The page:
Registration of the subject in real space with images of the same in image space is carried out in a usual manner, e.g., by identification of three or more corresponding points in each space which are used to define a transformation matrix between real space and image space. Optionally, the corresponding points are readily recognizable anatomical markers. Alternately fiducials which are visualized or otherwise recognizable in the image are affixed to the subject prior to imaging. In any event, by tracking a surgical tool (e.g., the wand 28) in real space (which is registered with image space) with the detection unit 20, a graphic representation of the surgical tool is mapped to image space where it is visualized along with the image representation of the subject via the video monitors 50. In this manner then, interventionalists or other medical personnel viewing the video monitors 50 are aided in navigating through and/or around various anatomical structures.
With reference to FIGS. 2A and 2B and continuing reference to FIG. 1, the detector unit 20 has a finite FOV 80 which is defined by the particular configuration of receivers 24 employed. In a preferred embodiment such as the one illustrated with two receivers 24 mounted at opposite ends of the head 22 c, the FOV 80 is bullet shaped (i.e., cylindrical with a hemispherical cap at the end proximate the detector unit 20). FIG. 2B shows a longitudinal cross-section of the FOV 80 taken at its central axis 82. In operation, the detector unit 20 is adjusted (via adjustments to the stand 22) and/or positioned to target the FOV 80 in a desired region such that the emitters 26 remain in the FOV 80 during use of the wand 28 for the medical procedure being performed. Emitters located outside the FOV 80 are not accurately detected and/or resolved by the IGS system 10. Hence, when the emitters on the wand 28 do not fall within the FOV 80, the wand's trajectory and coordinate location is not accurately determined.
In a preferred embodiment, targeting of the FOV 80 is achieved with a set of visible light sources 90 and an ancillary reflecting surface 92. The visible light sources 90 are preferably low power lasers, for example, the type used in laser pointers, and the ancillary reflecting surface 92 is preferably a rigid white card. The visible light sources 90 are mounted on the stand 22 of the detector unit 20 in fixed relation to the receivers 24. The light sources 90 are arranged such that when the ancillary reflecting surface 92 is held at a distance in front thereof, the pattern or patterns of visible light on the surface 92 indicate the location of the FOV 80.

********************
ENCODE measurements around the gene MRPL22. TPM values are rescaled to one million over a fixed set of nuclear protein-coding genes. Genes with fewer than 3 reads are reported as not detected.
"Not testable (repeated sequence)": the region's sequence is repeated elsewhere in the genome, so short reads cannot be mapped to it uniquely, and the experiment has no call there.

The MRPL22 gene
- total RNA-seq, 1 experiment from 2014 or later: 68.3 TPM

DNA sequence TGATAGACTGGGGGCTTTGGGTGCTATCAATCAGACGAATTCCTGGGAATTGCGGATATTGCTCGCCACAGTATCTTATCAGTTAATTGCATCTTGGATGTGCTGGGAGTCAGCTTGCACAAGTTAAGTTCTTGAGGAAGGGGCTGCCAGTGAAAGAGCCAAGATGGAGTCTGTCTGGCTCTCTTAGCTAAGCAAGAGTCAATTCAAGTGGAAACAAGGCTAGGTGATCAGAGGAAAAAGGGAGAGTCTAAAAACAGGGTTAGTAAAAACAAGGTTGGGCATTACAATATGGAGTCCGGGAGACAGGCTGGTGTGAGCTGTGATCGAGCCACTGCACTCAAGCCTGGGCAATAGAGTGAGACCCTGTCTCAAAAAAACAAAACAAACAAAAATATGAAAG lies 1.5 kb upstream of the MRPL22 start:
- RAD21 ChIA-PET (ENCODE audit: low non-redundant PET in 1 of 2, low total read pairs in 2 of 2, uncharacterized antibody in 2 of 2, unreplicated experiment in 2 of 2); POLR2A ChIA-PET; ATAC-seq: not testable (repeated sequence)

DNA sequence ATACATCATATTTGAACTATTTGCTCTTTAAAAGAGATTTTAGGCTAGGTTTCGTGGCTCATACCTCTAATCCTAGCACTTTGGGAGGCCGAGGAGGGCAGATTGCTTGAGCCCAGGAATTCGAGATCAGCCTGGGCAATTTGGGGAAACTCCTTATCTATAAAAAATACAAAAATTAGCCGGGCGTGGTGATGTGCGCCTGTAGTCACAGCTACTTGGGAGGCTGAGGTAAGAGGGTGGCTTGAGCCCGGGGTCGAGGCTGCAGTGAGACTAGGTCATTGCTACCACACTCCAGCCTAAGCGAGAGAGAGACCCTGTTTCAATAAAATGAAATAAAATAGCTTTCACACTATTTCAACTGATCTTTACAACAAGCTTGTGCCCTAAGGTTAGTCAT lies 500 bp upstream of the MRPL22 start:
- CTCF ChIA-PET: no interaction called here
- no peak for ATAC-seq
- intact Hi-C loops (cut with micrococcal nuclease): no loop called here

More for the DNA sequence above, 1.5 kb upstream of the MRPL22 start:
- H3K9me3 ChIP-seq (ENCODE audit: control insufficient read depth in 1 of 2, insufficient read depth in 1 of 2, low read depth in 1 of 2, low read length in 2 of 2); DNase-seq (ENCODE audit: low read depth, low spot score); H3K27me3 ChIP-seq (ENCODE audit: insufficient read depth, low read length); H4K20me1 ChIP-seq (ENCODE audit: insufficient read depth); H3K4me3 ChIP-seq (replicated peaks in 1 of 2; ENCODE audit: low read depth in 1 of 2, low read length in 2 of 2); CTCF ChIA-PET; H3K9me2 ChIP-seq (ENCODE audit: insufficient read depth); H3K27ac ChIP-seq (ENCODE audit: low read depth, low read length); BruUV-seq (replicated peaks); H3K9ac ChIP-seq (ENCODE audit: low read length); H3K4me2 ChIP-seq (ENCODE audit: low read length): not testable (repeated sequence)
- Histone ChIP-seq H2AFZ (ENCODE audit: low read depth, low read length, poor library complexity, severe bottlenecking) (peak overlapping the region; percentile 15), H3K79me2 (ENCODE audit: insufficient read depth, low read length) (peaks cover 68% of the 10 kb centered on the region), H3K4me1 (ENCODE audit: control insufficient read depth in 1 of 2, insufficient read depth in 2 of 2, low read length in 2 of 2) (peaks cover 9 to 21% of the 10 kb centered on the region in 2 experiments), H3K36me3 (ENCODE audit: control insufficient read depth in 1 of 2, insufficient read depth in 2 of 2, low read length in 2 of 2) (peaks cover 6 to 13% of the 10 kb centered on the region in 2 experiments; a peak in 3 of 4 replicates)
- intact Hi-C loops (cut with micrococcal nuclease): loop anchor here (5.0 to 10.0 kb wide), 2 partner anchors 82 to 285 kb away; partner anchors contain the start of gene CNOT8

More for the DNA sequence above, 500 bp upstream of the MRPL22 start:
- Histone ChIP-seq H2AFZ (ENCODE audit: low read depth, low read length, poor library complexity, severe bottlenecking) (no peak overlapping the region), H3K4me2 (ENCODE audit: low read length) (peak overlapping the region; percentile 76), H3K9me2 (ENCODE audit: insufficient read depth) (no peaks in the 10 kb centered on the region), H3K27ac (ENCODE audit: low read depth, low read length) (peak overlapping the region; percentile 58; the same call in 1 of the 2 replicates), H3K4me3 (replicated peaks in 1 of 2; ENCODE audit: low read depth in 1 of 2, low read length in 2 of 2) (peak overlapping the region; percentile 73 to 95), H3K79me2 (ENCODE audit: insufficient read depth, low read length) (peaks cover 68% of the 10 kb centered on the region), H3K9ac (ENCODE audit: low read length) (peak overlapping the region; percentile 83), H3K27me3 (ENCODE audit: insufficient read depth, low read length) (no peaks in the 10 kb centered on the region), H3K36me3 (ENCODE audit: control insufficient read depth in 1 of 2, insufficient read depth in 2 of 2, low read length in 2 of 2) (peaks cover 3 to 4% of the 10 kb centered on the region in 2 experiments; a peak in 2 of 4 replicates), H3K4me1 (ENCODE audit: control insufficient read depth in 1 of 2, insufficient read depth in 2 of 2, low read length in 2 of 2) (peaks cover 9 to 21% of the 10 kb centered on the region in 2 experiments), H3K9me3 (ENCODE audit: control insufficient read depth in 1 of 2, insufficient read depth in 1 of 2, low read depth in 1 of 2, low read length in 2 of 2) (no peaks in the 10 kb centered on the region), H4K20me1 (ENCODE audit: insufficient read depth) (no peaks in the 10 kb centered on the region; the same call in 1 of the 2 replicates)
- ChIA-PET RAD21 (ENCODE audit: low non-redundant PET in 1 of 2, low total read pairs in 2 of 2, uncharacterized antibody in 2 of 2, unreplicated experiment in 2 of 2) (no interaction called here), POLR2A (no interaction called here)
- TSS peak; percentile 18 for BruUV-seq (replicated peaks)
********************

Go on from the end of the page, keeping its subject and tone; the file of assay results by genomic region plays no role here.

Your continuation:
More specifically, with reference to FIG. 2A, in a preferred embodiment, there are four low-power laser light sources 90 arranged on the elongated head 22 c in fixed relation to the receivers 24 such that their beams intersect at the center 84 of the FOV 80 regardless of the adjustment to or positioning of the stand 22. The lasers are low-power in the sense that they are sufficiently weak so as not to harm an individual coming into contact with their beams. To locate and/or position the center 84 of the FOV 80, either or both the ancillary reflecting surface 92 and the detector unit 20 are moved and/or adjusted until the pattern of visible light produced on the surface 92 is a single dot indicating the point of intersection of the four beams of light from each source 90 and consequently indicating the center 84 of the FOV 80. Optionally, more or as few as two light sources 90 are employed. Additionally, the point of intersection of the light beams optionally marks points within the FOV 80 other than the center 84, for example, in alternate embodiments it marks either end of the FOV 80. Another alternative includes using multiple light sources 90 having multiple intersection points to mark a plurality of points within and/or at the surface of the FOV 80. In the case of marking the FOV 80 with a plurality of intersection points, multiple ancillary reflecting surfaces 92 are optionally used to locate/position the points and consequently locate/position the FOV 80.
With reference to FIG. 2C, in an alternate embodiment, at least one low power laser light source 90 a is fitted with a diffuser or refractive element 91 that spreads its light beam into a cone such that at progressively greater distances it forms a ring of progressively greater diameter on the ancillary reflecting surface 92. A second source 90 b is angularly disposed with respect to the source 90 a such that its beam intersects the surface of the cone at a distance from the detector unit 20 where the FOV 80 and the ring formed on the surface 92 have the same diameter. Optionally, the intersection marks the center of the FOV's cylindrical portion, either end, or any other desired point, depending on the spread angle of the element 91 and the offset angle of the second source 90 b. In alternate preferred embodiments, the shape of the light beam emanating from the laser light source 90 a is achieved by affixing the laser light source 90 a to a rotating disk or other gyrating member. Alternately, an angularly disposed rotating mirror or other deflector shapes the beam of light from the laser light source 90 a. Moreover, the shape or trajectory of the light beam is optionally altered to trace the outline or periphery along one or more dimensions of different fields of view having selected shapes as determined by the configuration and/or number of receivers 24 being employed.